Senate, Supreme Court, Menendez: Your Friday Evening Briefing

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Ted S. Warren/Associated Press

3. The White House has a plan to overhaul the Bureau of Alcohol, Tobacco, Firearms and Explosives. Namely, it would nix the parts about tobacco and alcohol, which date back to Prohibition and aren’t really part of the agency’s mandate these days.

One possibility for its new name: the Bureau of Arson, Explosives and Firearms, or A.E.F.

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Gabriella Demczuk for The New York Times

4. The mayor of Baltimore abruptly fired the city’s police commissioner after a record number of murders last year.

Mayor Catherine Pugh said that Darryl De Sousa, a 30-year veteran of the department, would replace Kevin Davis, above, who became commissioner in 2015.

There were 343 murders in Baltimore last year. By comparison, New York, which has more than 10 times the number of people, had 286.

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Susan Walsh/Associated Press

5. Senator Robert Menendez of New Jersey, a Democrat, will face a new trial on federal corruption charges. The first one ended in mistrial last year.

Mr. Menendez is up for re-election in 2018, and while he has not officially announced that is running, he has given no indication that he intends to retire. He locked up every key endorsement in the state after the first trial.

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Brendan McDermid/Reuters

6. The Olympic gymnasts Jordyn Wieber and Aly Raisman were among dozens of women who spoke out in a Michigan court this week about sexual abuse by the former U.S. gymnastics team doctor, Larry Nassar.

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Dr. Nassar pleaded guilty to molestation charges in November. The women spoke as part of the sentencing proceedings, and he was in the courtroom to hear it.

“Larry, you do realize now that we, this group of women you so heartlessly abused over such a long period of time, are now a force and you are nothing,” Ms. Raisman said.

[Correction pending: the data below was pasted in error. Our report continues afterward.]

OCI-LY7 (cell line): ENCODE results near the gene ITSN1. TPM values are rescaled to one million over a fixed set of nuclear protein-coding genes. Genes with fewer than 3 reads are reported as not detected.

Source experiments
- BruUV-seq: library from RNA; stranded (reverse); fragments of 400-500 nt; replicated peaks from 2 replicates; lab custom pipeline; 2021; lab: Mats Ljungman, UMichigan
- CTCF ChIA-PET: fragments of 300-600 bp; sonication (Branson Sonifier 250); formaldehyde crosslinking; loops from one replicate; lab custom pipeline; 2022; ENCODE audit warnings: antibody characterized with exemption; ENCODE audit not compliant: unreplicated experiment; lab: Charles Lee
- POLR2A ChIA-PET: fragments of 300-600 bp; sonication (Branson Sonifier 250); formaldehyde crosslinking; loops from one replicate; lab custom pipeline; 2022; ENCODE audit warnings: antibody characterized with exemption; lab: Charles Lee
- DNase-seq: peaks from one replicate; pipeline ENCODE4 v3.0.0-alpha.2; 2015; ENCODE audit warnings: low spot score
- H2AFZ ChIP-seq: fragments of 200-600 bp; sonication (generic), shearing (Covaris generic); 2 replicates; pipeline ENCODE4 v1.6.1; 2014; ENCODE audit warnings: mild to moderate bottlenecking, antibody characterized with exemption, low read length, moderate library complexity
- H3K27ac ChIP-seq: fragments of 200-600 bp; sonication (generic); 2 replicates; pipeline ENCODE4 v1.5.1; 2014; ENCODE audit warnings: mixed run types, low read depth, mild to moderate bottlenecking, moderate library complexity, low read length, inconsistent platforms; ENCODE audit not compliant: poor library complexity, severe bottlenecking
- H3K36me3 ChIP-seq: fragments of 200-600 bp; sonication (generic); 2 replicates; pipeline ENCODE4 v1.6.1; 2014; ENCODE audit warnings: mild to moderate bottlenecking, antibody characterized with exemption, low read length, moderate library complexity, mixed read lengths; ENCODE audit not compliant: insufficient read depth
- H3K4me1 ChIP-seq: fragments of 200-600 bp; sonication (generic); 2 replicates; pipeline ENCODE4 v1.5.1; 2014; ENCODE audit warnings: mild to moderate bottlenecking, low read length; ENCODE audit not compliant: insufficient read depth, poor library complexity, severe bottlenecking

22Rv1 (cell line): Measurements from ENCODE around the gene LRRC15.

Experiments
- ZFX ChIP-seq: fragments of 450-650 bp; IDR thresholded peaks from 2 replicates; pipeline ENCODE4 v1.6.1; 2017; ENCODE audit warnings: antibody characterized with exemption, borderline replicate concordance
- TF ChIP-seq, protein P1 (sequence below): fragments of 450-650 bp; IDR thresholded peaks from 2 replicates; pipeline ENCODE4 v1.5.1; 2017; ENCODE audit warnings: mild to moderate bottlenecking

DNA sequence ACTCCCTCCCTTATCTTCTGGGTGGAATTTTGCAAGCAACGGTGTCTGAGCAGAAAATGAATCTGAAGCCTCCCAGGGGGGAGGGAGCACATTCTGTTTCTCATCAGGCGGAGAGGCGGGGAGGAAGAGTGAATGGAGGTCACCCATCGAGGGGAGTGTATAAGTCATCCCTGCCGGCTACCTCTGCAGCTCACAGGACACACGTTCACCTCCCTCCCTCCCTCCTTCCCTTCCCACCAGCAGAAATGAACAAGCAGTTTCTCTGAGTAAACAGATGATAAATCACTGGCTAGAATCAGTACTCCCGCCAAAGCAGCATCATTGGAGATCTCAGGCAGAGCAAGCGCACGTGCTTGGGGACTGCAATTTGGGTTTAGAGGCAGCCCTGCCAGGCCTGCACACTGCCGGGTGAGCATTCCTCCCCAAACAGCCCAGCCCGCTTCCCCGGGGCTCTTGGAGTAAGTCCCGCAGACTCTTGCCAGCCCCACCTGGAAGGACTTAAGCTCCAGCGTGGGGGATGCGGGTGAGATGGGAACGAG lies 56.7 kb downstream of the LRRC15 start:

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Andrew White for The New York Times

7. From 1936 to 1966, a travel guide helped African-American travelers navigate the U.S. Originally called “The Negro Motorist Green Book,” it listed businesses that welcomed African-Americans when many did not.

And now, the artist Derrick Adams is using it as inspiration for “Sanctuary,” an immersive installation of works at the Museum of Arts and Design in New York.

“I’ve thought a lot about the freedom people must have felt from the Green Books, not worrying about where to stop and what’s going to be on the other side, pre-Yelp,” he said.

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STX Entertainment

8. Our movie critic gave an enthusiastic thumbs-up to “Tall: The American Skyscraper and Louis Sullivan,” which tells the story of the Chicago architect who pioneered the form.

Also in theaters this weekend: “Den of Thieves,” a “thoroughly ludicrous” crime thriller set in Los Angeles and starring Gerard Butler, above.

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Amy Neunsinger for The New York Times

9. Our Cooking editor, Sam Sifton, says that with snow on the ground, stew’s on the menu.

That might mean a big pot of galbijjim, above, a Korean short-rib stew adapted from a recipe by the Los Angeles chef Roy Choi.

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Here are Mr. Sifton’s other ideas for what to cook this weekend. (Don’t worry, dessert is included.)

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Beverly Simmons

10. Finally, the daily barrage of hard news can be heavy. But it isn’t all bad out there. Here are seven great things we covered this week, from promising medical advances to an app that identifies your art doppelgänger.

Have a great weekend.

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Your Evening Briefing is posted at 6 p.m. Eastern.

And don’t miss Your Morning Briefing, posted weekdays at 6 a.m. Eastern, and Your Weekend Briefing, posted at 6 a.m. Sundays.

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